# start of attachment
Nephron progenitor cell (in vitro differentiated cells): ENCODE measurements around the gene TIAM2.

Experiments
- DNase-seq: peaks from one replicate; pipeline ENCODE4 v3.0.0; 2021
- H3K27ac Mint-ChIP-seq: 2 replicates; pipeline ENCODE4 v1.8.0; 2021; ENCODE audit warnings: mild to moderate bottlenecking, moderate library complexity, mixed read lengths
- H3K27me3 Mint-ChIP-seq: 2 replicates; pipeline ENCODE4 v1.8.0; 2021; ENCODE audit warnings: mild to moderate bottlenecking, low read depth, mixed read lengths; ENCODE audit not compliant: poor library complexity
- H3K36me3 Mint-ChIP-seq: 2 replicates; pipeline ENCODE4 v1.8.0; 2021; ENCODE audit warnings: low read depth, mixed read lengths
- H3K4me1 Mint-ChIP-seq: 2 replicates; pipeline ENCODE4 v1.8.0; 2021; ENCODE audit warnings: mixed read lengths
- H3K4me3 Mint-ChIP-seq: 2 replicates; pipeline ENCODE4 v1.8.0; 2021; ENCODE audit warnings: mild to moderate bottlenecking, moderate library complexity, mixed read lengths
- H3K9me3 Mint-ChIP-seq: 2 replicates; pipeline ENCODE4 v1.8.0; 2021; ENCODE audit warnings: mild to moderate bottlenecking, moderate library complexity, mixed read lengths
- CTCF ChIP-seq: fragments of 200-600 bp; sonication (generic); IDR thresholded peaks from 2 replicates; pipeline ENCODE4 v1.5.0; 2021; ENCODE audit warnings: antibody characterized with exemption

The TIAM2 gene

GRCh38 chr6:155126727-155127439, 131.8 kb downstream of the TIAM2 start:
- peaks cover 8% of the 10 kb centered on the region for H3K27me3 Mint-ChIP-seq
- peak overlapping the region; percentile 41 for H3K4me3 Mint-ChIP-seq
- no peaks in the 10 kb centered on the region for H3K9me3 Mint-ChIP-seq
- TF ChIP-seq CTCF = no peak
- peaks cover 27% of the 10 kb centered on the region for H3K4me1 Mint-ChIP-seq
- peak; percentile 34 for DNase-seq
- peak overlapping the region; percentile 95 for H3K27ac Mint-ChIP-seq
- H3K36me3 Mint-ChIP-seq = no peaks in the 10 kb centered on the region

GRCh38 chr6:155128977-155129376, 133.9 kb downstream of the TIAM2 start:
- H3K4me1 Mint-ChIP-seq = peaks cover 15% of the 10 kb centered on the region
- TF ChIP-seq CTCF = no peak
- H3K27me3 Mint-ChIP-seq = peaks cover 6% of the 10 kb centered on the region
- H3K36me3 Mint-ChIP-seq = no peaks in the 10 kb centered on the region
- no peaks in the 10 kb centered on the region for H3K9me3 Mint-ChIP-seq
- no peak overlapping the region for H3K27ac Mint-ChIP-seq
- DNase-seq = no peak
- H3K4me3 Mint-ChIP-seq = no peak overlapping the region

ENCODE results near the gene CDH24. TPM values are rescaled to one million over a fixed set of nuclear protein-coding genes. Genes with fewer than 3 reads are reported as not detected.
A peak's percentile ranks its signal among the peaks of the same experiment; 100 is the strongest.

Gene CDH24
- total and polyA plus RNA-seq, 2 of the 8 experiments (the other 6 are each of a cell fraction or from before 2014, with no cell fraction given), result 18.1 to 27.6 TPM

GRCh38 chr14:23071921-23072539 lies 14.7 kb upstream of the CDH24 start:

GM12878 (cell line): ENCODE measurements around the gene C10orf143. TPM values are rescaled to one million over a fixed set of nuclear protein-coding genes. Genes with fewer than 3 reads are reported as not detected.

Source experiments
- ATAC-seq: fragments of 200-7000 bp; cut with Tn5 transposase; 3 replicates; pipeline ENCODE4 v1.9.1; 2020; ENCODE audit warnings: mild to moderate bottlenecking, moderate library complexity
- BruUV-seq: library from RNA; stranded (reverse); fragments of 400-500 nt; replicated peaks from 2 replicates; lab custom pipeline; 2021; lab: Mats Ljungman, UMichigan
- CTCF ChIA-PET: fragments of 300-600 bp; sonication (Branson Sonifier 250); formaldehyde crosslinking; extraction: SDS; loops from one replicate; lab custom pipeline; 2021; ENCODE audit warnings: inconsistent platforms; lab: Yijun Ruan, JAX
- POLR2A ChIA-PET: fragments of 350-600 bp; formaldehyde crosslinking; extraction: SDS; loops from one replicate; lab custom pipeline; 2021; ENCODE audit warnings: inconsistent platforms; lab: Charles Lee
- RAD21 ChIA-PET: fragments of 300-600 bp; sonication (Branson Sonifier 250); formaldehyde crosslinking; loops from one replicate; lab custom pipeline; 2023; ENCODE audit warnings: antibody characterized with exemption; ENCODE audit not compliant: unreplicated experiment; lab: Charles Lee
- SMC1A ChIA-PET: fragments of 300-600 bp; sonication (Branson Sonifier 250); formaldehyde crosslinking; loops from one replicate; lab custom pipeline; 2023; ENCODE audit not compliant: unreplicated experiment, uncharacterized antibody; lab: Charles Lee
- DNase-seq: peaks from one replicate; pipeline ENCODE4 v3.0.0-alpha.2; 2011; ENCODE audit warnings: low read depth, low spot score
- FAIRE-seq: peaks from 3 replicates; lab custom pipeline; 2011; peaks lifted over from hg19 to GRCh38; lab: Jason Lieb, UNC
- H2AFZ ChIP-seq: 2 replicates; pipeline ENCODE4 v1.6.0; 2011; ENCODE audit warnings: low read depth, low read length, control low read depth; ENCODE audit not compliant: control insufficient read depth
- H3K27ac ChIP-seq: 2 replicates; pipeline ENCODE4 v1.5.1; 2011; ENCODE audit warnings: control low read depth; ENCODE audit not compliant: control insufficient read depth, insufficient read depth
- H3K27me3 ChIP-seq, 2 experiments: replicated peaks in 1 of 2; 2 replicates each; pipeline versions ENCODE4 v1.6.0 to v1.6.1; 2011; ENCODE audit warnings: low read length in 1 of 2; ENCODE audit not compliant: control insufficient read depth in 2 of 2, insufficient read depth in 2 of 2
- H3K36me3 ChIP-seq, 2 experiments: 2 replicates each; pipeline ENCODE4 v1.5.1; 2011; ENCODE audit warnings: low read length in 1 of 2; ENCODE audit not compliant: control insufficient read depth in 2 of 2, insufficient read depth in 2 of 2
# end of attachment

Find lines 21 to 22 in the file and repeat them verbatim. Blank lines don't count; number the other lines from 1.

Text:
GRCh38 chr6:155128977-155129376, 133.9 kb downstream of the TIAM2 start:
- H3K4me1 Mint-ChIP-seq = peaks cover 15% of the 10 kb centered on the region